746 F2d 1022 United States v. Westbo

746 F.2d 1022

UNITED STATES of America, Plaintiff-Appellee,
William WESTBO, Defendant-Appellant.

No. 84-1076

Summary Calendar.

United States Court of Appeals,
Fifth Circuit.

Nov. 2, 1984.

Ronald J. Waska, Houston, Tex., for defendant-appellant.

James A. Rolfe, U.S. Atty., Jack C. Williamson, Asst. U.S. Atty., Dallas, Tex., for plaintiff-appellee.

Appeal from the United States District Court for the Northern District of Texas.

Before CLARK, Chief Judge, GOLDBERG and RUBIN, Circuit Judges.



William Westbo was convicted on one count of aiding and abetting a scheme to defraud by wire in violation of 18 U.S.C. Secs. 1343 and 2. On appeal, we affirm the conviction.



The proof, viewed most favorably to the jury's verdict, showed the following. From April 1978 until September 1982, Curtis Hill, an unindicted co-defendant, perpetrated numerous frauds against financial lending institutions and insurance companies. Hill, with the aid of others, would create false documents for oil well drilling equipment he did not own and pledge such nonexistent property as collateral for loans. Similarly, Hill collected insurance proceeds on equipment he did not own or that did not exist by reporting such property stolen.


As part of his scheme, Hill used William Westbo as a trade reference to verify and supply allegedly false information to institutions which contacted Westbo to inquire about Hill's finances. Testimony established that when such institutions contacted Westbo, he was to verify that Hill's drilling company had done work for Westbo's engineering company and had additional future work with Westbo as well. The expectation of future income from a verification of continued work was expected to entice a lending institution to lend Hill money.


Ingersoll-Rand Financial Corporation was one of the institutions involved in Hill's fraudulent loan scheme. In 1980, Hill obtained a loan of $160,000 from Ingersoll-Rand to purchase a drilling rig. In connection with his loan application to Ingersoll-Rand, Hill submitted a phony contract for drilling work with Westbo.


Harvey Hirschfield of Ingersoll-Rand handled Hill's 1980 loan application. Hirschfield made numerous long distance telephone calls from Pennsylvania to Hill in Dallas regarding Hill's loan application. One of these calls was made on September 25, 1980.


In conducting a credit check of Hill, Hirschfield contacted Westbo. Hirschfield testified that this conversation with Westbo concerned Hill's reputation as a driller and the merits and value of the particular piece of equipment Hill would purchase using the Ingersoll-Rand loan. According to Hirschfield, and as reflected in a contemporaneously recorded credit write-up, Westbo stated that Hill had done drilling for Westbo's company for several years and was currently working on contracts which would last over a year and under which Hill would receive $700,000-$900,000. The credit write-up in which Hirschfield noted the substance of this conversation with Westbo was dated September 30, 1980. However, the exact date of Hirschfield's telephone call to Westbo was not indicated in the write-up, and no date was proven at trial.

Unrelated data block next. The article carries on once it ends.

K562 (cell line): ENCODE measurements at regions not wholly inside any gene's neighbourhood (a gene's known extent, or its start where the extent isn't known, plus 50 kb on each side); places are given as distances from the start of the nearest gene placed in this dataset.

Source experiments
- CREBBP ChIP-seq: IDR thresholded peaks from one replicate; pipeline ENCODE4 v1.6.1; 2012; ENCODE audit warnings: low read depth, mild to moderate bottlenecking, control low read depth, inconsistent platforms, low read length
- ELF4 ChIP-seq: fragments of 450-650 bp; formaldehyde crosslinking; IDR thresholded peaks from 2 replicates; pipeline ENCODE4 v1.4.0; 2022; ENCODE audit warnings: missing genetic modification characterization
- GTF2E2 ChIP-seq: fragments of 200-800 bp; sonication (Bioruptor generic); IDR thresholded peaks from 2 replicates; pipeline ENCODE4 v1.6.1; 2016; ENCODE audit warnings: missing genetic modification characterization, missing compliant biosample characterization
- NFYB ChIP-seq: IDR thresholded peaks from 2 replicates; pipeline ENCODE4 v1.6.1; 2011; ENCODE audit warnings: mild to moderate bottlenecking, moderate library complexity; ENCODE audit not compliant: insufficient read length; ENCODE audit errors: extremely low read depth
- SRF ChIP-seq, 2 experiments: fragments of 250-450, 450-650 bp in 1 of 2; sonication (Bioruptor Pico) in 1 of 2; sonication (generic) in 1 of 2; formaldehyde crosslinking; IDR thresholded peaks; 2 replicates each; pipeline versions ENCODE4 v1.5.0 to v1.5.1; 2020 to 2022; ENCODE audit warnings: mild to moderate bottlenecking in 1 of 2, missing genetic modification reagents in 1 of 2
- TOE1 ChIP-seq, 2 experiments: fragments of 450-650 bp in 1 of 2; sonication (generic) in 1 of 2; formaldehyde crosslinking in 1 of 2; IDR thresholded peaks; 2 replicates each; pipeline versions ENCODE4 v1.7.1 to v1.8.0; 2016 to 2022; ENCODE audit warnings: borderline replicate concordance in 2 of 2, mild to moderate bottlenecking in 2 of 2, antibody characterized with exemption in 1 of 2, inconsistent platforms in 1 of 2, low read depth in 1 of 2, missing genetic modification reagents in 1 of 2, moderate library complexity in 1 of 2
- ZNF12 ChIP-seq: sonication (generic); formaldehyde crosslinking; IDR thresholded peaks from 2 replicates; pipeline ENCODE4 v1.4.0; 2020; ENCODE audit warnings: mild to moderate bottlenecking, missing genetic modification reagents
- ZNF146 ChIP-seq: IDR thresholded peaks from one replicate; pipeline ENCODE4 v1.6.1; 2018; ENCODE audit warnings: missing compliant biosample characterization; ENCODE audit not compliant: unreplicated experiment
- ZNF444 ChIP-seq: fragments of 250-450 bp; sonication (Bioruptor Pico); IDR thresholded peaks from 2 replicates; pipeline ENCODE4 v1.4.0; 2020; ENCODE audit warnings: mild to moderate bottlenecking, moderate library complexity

Westbo was indicted for his involvement in aiding and abetting this scheme to defraud Ingersoll-Rand.1 The first attempt to try this case ended in mistrial during the second day of testimony, due to improper statements made by Hill as a government witness. At the time of the mistrial the trial was reset for December 5, 1983, exactly two months from that date.



Westbo raises three issues on appeal. He argues there is insufficient evidence to support the conviction for aiding and abetting a fraud by wire. He further claims the court erred in refusing to grant a continuance while two of his three attorneys completed other trials. Finally, he asserts that the district judge disparaged and demeaned defense counsel in the jury's presence, thereby depriving him of due process and effective assistance of counsel in violation of the fifth and sixth amendments respectively. We find each of Westbo's contentions without merit.


Westbo was convicted of aiding and abetting Curtis Hill in a scheme to defraud Ingersoll-Rand by wire. In challenging the sufficiency of the evidence, Westbo contends that the count on which he was convicted specifically charged him with aiding and abetting Curtis Hill in causing a telephone call to be placed by Hirschfield to Hill on September 25, 1980. This call constituted wire fraud in violation of 18 U.S.C. Sec. 13432 by contributing to the overall scheme to defraud. Westbo contends there was no evidence to show he knowingly and wilfully aided or abetted Hill in causing Hirschfield to place the September 25 call. Westbo contends that all the evidence indicates Westbo was not contacted by Hirschfield until after September 25. Thus, he contends there is no evidence to connect his intentional participation with the making of this phone call.


The government argues that the sequence and timing of the phone calls is immaterial, and we agree. Once membership in a scheme to defraud is established, a knowing participant is liable for any wire communication which subsequently takes place or which previously took place in connection with the scheme.